Scientists in India have for the first time detected genetic material of the SARS-CoV-2 virus in wastewater, a breakthrough that paves the way for using wastewater-based epidemiology (WBE) for real-time surveillance of COVID-19 in the country.
The study, led by scientists in IIT-Gandhinagar, found that increased gene copies of the virus in Ahmedabad’s wastewater matched the incidence of the disease in the city. With this, India joins the ranks of a handful of countries doing WBE on COVID-19, Andrew Singer, an environmental microbiologist at the UK Centre for Ecology & Hydrology, said on Twitter.
WBE is a promising approach to understand the status of disease outbreak in a certain catchment by monitoring viral load in wastewater.
Recent studies had reported that the novel coronavirus (SARS-CoV-2) is present in the faeces of infected individuals. Genetic material (RNA) from the virus has been found in sewage entering treatment plants.
Because treatment plants collect wastewater across large regions, measuring the level of RNA in untreated wastewater may provide a valuable insight into the percentage of people infected within a region, the researchers said.
In the latest study released on June 18, scientists from the Indian Institute of Technology (IIT) in Gandhinagar collaborated with the Gujarat Biotechnology Research Centre (GBRC) and the Gujarat Pollution Control Board (GPCB). They studied samples of wastewater collected on May 8 and May 27 from the Old Pirana Waste Water Treatment Plant (WWTP) in Ahmedabad.
The plant receives up to 106 million litres per day (MLD) of influent from the Ahmedabad Civil Hospital which is treating COVID-19 patients, explained Manish Kumar of the Discipline of Earth Sciences, IITGN, who led the research effort.
All the three SARS-CoV-2 genes — ORF1ab, N and S — were found in the wastewater coming into the treatment plant, said the researchers, who have submitted their study for publication in the international journal Science of the Total Environment’.
They noted that no gene was spotted in the effluent leaving the plant after treatment.
The scientists said the gene copy loading – the quantity of the genetic material of the virus – detected on May 27 was almost 10 times more than that detected on May 8.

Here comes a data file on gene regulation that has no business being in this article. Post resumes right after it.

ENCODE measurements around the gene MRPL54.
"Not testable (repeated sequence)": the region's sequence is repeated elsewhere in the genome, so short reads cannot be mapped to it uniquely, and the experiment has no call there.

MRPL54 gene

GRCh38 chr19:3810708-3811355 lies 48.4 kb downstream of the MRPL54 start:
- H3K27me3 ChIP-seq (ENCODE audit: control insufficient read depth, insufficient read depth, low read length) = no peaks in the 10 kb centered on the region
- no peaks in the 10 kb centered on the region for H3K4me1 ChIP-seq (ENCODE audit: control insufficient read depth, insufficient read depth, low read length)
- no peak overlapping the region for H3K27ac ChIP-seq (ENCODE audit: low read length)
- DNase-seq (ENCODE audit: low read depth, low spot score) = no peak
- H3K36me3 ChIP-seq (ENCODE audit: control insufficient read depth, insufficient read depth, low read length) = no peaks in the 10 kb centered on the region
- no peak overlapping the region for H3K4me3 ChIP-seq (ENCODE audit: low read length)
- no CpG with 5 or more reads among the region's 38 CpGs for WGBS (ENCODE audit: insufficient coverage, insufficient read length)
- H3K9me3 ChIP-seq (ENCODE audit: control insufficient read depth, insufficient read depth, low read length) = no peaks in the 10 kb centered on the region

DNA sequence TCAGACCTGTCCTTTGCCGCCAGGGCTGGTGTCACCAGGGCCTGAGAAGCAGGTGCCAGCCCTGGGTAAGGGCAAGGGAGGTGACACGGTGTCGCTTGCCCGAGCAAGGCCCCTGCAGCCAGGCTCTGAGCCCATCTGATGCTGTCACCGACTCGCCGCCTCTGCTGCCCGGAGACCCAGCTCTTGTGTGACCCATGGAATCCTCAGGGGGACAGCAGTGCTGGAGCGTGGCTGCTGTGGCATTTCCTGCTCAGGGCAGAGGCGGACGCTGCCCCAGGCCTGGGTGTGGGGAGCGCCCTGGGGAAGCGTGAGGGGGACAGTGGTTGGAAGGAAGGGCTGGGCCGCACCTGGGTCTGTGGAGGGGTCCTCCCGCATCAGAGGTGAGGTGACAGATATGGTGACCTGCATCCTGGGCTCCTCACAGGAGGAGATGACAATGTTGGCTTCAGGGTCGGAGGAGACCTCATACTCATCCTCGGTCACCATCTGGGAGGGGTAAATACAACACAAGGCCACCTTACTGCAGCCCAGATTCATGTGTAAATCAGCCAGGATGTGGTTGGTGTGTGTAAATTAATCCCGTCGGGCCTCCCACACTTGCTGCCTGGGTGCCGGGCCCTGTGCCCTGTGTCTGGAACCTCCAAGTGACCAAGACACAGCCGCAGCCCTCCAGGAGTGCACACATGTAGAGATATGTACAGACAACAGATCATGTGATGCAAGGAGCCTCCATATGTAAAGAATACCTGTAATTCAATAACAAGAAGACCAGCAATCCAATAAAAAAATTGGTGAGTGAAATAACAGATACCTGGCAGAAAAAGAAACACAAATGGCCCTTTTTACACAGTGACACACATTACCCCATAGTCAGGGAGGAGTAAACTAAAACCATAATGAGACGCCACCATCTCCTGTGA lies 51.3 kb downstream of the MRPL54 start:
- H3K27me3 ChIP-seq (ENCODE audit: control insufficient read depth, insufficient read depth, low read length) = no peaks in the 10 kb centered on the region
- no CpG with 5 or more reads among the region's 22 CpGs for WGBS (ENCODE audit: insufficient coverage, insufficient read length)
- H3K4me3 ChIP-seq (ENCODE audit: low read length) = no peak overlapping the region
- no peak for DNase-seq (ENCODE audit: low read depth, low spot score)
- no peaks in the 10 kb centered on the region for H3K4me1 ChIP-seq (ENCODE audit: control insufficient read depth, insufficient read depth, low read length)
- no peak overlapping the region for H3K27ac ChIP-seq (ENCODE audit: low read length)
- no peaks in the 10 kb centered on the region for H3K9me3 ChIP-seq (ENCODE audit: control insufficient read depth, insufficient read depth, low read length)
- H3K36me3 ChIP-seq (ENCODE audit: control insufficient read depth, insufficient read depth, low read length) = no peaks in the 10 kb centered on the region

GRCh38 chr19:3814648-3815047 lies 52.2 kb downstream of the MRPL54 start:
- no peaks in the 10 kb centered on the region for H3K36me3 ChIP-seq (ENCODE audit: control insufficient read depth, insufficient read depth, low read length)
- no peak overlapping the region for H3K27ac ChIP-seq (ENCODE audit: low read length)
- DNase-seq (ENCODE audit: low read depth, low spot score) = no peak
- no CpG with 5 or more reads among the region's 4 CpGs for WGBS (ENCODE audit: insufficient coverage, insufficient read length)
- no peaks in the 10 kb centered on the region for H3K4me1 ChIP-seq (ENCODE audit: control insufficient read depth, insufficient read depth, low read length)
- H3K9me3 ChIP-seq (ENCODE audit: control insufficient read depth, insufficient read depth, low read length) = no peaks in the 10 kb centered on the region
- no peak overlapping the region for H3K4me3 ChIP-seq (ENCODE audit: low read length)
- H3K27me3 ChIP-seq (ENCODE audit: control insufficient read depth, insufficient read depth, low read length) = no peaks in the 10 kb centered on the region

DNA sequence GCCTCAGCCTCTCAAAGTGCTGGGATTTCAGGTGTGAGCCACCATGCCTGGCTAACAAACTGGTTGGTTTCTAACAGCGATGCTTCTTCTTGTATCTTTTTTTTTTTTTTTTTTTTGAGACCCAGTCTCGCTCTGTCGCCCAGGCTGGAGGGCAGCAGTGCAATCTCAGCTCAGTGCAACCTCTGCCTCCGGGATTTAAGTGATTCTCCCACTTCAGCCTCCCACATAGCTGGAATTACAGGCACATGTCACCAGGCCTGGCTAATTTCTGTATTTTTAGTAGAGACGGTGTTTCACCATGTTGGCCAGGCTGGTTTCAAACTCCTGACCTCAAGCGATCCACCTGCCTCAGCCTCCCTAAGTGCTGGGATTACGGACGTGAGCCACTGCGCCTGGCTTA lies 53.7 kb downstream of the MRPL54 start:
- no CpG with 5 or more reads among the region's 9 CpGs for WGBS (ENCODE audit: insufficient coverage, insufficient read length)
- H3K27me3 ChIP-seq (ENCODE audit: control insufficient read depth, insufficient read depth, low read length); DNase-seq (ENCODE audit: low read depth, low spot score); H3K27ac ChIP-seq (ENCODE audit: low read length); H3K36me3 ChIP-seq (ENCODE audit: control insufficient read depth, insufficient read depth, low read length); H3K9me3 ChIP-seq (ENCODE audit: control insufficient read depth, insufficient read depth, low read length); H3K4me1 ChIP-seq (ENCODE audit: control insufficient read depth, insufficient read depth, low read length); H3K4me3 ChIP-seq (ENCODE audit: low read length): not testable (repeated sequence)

This corresponded broadly with the trajectory of the incidence of the disease. The number of active COVID-19 patients in the Ahmedabad city was two times higher on May 27 than on May 8, they said.
According to the scientists, WBE was an effective tool during outbreaks of other viruses such as poliovirus and hepatitis A.
The Ahmedabad study aims at assisting concerned authorities and policymakers to formulate or upgrade COVID-19 surveillance to have an explicit picture of the phase of the pandemic, the researchers added.
Kumar cited reports to say a WBE study has indicated the presence of the coronavirus in Italy in December 2019, way before the first confirmed case in the country.
Developing an advanced surveillance system for environmental samples using biotechnological approaches is the need of the hour. This can help us track real time situations not only for the current pandemic but also for seasonal epidemics, Madhvi Joshi, joint director of GBRC and one of the authors of the paper, told PTI.
According to the researchers, the number of gene copies was found comparable to that reported in the untreated wastewaters of Australia, China and Turkey, and lower than that of the US, France and Spain.
Prosun Bhattacharya of Sweden’s KTH Royal Institute of Technology noted that WBE can be unimaginably impactful in the war against COVID-19 with the right information about the catchment and number of people residing in the vicinity,
He added that the research by Kumar and his colleagues has put India on the world map pertaining to WBE surveillance.
Estimates based on European and North American data suggest that each person infected with SARS-CoV-2 will excrete millions if not billions of viral genomes into wastewater per day, they said.
This translates to between 0.15 and 141.5 million viral genomes per litre of wastewater generated, the researchers said.
While infectivity of SARS-CoV-2 through wastewater has not yet been reported, the virus potentially enters the wastewater stream from patient excretions and thus can be a great tool for pandemic monitoring, the researchers said.
Using reverse transcription PCR (RT-qPCR) — a laboratory technique of molecular biology — researchers should be able to detect the novel coronavirus with high sensitivity, Kumar said.
The findings reported by Kumar and colleagues demonstrate the successful detection of SARS-CoV-2 in wastewater — a highly valuable contribution to global SARS-CoV-2 surveillance research efforts, Kyle Bibby, associate professor and leader of Global Collaboration on WBE, University of Notre Dame in the US, told PTI.
Bibby heads the WBE global collaboration comprising over 50 institutes and researchers.
The group is compiling and sharing all the results obtained through WBE surveillance for the global comparison, according to an article published in the journal Environmental Science & Technology.
I would like to congratulate India as one of the elite nations in world-wide efforts in detecting and quantifying SARS-CoV-2 genetic materials in their sewage samples. Kumar and his colleagues showed the capabilities of wastewater-based epidemiology (WBE) in India, the second most populated nation with rapidly growing numbers of COVID-19 confirmed cases, said Keisuke Kuroda, associate professor in Environmental and Civil Engineering at Toyama Prefectural University, Japan.
This report will surely facilitate a nationwide initiative for detecting the early warning signals of COVID-19 outbreaks in various communities, Kuroda told PTI.
Ryo Honda of Japan’s Kanazawa University, who is leading a task force on wastewater surveillance in Japan, said the study is an important step for WBE of COVID-19 in India.